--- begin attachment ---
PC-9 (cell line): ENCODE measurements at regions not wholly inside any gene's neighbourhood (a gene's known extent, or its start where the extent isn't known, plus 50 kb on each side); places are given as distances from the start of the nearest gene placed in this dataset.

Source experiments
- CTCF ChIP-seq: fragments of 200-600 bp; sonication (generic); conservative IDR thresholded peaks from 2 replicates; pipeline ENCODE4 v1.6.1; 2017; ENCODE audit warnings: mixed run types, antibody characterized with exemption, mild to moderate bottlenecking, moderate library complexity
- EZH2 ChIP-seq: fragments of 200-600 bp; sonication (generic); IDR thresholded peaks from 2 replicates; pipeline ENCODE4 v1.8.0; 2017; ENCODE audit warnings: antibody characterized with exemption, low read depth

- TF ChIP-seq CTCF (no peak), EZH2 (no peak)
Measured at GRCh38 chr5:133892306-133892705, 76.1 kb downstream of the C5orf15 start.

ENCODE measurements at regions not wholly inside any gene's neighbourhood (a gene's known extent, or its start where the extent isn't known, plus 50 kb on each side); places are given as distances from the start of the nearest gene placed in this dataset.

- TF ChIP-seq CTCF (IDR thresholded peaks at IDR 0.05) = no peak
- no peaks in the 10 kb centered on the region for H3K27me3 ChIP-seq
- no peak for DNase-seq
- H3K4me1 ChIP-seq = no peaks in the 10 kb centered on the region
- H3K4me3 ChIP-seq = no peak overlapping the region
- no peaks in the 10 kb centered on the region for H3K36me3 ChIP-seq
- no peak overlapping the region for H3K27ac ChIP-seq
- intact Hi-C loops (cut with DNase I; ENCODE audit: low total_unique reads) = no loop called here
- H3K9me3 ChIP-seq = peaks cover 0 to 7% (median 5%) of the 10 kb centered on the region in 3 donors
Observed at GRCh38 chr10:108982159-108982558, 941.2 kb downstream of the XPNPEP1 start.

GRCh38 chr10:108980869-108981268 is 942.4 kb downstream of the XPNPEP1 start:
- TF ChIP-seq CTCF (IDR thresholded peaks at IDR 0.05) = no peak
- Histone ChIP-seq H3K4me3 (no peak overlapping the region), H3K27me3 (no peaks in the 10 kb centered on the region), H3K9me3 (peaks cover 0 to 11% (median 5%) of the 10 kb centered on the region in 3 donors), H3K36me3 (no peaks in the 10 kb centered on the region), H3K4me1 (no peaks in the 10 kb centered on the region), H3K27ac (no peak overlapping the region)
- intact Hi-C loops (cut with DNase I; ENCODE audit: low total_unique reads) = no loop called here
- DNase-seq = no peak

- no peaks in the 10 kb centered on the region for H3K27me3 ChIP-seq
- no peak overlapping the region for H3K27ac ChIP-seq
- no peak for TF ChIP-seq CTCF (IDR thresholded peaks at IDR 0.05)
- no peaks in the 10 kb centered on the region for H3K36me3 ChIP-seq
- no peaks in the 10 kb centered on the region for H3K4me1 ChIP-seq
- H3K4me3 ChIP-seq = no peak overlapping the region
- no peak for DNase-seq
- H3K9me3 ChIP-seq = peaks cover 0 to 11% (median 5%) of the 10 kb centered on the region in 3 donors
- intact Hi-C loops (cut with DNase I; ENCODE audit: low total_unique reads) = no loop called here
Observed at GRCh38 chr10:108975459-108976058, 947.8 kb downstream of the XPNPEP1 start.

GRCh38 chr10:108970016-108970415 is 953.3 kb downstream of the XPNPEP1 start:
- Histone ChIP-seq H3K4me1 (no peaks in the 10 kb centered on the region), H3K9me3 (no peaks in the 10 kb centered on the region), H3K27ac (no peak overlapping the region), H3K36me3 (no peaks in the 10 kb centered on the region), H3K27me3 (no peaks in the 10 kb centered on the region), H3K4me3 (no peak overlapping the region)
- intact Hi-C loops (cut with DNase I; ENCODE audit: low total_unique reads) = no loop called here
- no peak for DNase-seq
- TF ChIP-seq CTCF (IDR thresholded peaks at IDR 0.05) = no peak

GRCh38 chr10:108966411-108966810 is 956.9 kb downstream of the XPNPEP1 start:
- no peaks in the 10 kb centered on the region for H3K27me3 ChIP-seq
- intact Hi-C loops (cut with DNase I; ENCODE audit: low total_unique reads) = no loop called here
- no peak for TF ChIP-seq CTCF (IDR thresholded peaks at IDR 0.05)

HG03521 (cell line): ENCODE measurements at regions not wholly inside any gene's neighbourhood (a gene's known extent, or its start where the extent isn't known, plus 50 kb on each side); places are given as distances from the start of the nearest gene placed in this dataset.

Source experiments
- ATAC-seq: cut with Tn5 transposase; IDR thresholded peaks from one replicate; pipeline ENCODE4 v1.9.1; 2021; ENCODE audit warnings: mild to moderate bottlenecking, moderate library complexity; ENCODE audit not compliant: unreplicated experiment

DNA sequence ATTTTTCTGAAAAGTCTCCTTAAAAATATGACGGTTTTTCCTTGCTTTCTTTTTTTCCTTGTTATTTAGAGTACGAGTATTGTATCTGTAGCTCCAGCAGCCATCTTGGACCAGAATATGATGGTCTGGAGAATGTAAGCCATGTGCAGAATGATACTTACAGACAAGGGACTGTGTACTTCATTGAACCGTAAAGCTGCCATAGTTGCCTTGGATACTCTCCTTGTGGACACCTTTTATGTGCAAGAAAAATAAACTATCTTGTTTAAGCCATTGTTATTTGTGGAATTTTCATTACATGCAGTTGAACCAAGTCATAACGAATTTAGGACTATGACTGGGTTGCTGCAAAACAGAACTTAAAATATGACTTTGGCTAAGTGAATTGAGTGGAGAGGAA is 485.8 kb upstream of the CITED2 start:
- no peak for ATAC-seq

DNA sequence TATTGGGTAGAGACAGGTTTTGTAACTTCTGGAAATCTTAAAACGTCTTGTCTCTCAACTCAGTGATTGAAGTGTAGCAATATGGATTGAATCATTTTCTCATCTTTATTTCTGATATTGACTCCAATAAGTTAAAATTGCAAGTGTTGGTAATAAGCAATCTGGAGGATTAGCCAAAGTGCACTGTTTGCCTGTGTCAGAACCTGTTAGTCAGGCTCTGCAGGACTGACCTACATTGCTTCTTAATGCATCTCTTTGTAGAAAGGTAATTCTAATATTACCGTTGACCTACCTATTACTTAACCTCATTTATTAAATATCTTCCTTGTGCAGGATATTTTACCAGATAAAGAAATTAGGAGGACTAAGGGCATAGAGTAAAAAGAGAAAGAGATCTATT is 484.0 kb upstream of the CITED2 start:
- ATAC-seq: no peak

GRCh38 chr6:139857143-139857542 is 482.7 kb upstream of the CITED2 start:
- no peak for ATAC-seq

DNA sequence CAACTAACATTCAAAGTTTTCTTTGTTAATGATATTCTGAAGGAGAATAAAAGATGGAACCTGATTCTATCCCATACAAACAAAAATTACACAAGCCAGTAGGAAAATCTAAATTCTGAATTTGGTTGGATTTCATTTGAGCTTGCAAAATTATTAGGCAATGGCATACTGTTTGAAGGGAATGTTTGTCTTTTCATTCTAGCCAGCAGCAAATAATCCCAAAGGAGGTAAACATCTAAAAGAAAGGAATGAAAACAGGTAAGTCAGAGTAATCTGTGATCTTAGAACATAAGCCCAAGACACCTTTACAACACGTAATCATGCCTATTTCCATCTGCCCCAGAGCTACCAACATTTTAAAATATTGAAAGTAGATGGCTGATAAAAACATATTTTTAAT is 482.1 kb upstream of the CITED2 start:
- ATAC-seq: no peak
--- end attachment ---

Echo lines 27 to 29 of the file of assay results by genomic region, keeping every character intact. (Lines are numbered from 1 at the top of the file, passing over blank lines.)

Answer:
- no peaks in the 10 kb centered on the region for H3K4me1 ChIP-seq
- H3K4me3 ChIP-seq = no peak overlapping the region
- no peak for DNase-seq